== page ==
Britain’s Prince Harry and his fiancee Meghan Markle perform their first official engagements together on Friday since they publicly announced they were getting married, to raise awareness of HIV/AIDS and youth crime.
The visit to a charity fair to mark World Aids Day is particularly symbolic for Harry whose late mother Princess Diana is credited with playing a leading role in breaking down the stigma that was attached to the disease.
Queen Elizabeth’s grandson Harry, currently fifth-in-line to the throne, and U.S. actress Markle, best known for her leading role in U.S. legal drama “Suits”, announced their engagement on Monday, igniting a trans-Atlantic media frenzy.
They are to be married next May in St George’s Chapel at Windsor Castle, the family home of British kings and queens for almost 1,000 years.
On Friday, the couple will travel to Nottingham in central England to attend an event held by the Terence Higgins Trust to remember lives lost to HIV and mark the progress that has been made fighting the illness.
Harry has become a prominent campaigner on the issue, following in the footsteps of his mother who opened Britain’s first HIV/AIDS unit in London in 1987 and famously shook hands with and kissed an AIDS patient during a hospital visit.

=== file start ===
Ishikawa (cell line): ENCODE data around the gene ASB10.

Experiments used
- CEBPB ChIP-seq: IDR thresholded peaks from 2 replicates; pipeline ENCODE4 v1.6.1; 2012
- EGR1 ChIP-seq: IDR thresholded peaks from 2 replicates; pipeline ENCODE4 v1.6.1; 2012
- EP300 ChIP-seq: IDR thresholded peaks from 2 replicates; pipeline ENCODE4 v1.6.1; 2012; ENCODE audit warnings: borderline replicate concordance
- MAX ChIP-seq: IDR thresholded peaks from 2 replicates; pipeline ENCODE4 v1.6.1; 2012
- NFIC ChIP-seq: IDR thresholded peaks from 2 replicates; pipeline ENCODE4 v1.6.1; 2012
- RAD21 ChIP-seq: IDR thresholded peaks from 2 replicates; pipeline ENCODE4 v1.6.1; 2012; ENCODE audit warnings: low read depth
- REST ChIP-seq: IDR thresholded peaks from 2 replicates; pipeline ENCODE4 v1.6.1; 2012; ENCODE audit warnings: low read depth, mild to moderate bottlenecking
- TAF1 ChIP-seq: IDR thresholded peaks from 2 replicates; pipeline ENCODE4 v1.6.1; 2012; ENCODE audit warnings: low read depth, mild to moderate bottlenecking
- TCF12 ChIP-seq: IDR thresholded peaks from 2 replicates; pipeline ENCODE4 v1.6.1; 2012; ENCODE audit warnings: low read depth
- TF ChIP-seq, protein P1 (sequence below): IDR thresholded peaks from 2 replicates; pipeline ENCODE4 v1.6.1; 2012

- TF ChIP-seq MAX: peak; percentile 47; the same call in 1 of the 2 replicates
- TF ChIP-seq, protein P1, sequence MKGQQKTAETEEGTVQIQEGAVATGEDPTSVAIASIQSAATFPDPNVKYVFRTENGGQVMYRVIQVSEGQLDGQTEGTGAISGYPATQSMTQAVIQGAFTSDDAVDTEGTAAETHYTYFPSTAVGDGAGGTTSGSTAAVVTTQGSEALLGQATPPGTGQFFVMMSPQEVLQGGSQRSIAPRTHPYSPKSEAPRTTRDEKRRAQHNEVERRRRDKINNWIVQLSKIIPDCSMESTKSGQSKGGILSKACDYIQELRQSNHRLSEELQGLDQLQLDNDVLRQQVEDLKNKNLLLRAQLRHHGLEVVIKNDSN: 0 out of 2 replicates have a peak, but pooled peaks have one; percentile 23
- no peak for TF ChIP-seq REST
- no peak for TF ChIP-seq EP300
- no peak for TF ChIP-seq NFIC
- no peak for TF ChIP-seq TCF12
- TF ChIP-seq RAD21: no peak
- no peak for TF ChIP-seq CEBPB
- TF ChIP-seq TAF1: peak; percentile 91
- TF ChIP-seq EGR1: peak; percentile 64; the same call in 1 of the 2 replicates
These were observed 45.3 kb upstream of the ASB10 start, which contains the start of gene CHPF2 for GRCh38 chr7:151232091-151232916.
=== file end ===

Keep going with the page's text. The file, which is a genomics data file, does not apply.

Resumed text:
Afterwards, they will visit Nottingham Academy to meet headteachers from local schools to hear about the Full Effect programme, an imitative supported by the charity of Harry and his elder brother Prince William and wife Kate, which looks to sway children from becoming involved in youth violence.
Markle, who has been a humanitarian campaigner for a number of causes including work as a U.N women’s advocate, is to give up her previous charity roles as she begins life in Britain’s royal family, Harry’s spokesman said on Tuesday.
She was also keen to travel around Britain to get to know the country that will become her home, the spokesman added, as she intends to become a British citizen.